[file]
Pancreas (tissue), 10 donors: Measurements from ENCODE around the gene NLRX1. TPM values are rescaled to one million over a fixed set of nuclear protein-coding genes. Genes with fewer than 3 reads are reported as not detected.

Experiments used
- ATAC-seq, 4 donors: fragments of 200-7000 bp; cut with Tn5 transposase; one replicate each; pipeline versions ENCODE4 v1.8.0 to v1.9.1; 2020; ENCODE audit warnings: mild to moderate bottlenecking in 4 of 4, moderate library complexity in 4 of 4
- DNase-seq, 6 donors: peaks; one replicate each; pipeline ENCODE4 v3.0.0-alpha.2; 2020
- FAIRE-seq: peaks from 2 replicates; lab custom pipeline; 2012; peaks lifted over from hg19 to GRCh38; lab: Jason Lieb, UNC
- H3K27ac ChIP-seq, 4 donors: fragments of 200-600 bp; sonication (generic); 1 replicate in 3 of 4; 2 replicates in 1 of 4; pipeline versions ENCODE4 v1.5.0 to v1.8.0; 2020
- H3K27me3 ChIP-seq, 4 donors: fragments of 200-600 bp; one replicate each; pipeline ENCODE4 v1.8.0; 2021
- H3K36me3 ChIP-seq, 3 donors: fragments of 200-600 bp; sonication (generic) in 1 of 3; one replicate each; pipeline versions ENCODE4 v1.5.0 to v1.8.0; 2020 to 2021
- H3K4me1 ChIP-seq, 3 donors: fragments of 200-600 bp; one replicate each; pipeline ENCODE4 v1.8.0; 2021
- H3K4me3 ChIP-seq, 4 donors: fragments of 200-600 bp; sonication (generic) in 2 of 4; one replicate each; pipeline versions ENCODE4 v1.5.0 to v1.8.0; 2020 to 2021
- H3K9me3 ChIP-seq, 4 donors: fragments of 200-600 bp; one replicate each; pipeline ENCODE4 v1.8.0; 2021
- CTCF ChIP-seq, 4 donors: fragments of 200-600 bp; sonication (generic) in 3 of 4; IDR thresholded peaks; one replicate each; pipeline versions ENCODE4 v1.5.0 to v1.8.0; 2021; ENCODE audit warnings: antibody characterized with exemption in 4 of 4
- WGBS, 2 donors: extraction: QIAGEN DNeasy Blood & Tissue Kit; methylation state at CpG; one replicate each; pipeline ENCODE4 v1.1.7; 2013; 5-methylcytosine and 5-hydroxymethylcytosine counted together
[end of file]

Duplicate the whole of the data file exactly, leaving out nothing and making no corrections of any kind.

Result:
Pancreas (tissue), 10 donors: Measurements from ENCODE around the gene NLRX1. TPM values are rescaled to one million over a fixed set of nuclear protein-coding genes. Genes with fewer than 3 reads are reported as not detected.

Experiments used
- ATAC-seq, 4 donors: fragments of 200-7000 bp; cut with Tn5 transposase; one replicate each; pipeline versions ENCODE4 v1.8.0 to v1.9.1; 2020; ENCODE audit warnings: mild to moderate bottlenecking in 4 of 4, moderate library complexity in 4 of 4
- DNase-seq, 6 donors: peaks; one replicate each; pipeline ENCODE4 v3.0.0-alpha.2; 2020
- FAIRE-seq: peaks from 2 replicates; lab custom pipeline; 2012; peaks lifted over from hg19 to GRCh38; lab: Jason Lieb, UNC
- H3K27ac ChIP-seq, 4 donors: fragments of 200-600 bp; sonication (generic); 1 replicate in 3 of 4; 2 replicates in 1 of 4; pipeline versions ENCODE4 v1.5.0 to v1.8.0; 2020
- H3K27me3 ChIP-seq, 4 donors: fragments of 200-600 bp; one replicate each; pipeline ENCODE4 v1.8.0; 2021
- H3K36me3 ChIP-seq, 3 donors: fragments of 200-600 bp; sonication (generic) in 1 of 3; one replicate each; pipeline versions ENCODE4 v1.5.0 to v1.8.0; 2020 to 2021
- H3K4me1 ChIP-seq, 3 donors: fragments of 200-600 bp; one replicate each; pipeline ENCODE4 v1.8.0; 2021
- H3K4me3 ChIP-seq, 4 donors: fragments of 200-600 bp; sonication (generic) in 2 of 4; one replicate each; pipeline versions ENCODE4 v1.5.0 to v1.8.0; 2020 to 2021
- H3K9me3 ChIP-seq, 4 donors: fragments of 200-600 bp; one replicate each; pipeline ENCODE4 v1.8.0; 2021
- CTCF ChIP-seq, 4 donors: fragments of 200-600 bp; sonication (generic) in 3 of 4; IDR thresholded peaks; one replicate each; pipeline versions ENCODE4 v1.5.0 to v1.8.0; 2021; ENCODE audit warnings: antibody characterized with exemption in 4 of 4
- WGBS, 2 donors: extraction: QIAGEN DNeasy Blood & Tissue Kit; methylation state at CpG; one replicate each; pipeline ENCODE4 v1.1.7; 2013; 5-methylcytosine and 5-hydroxymethylcytosine counted together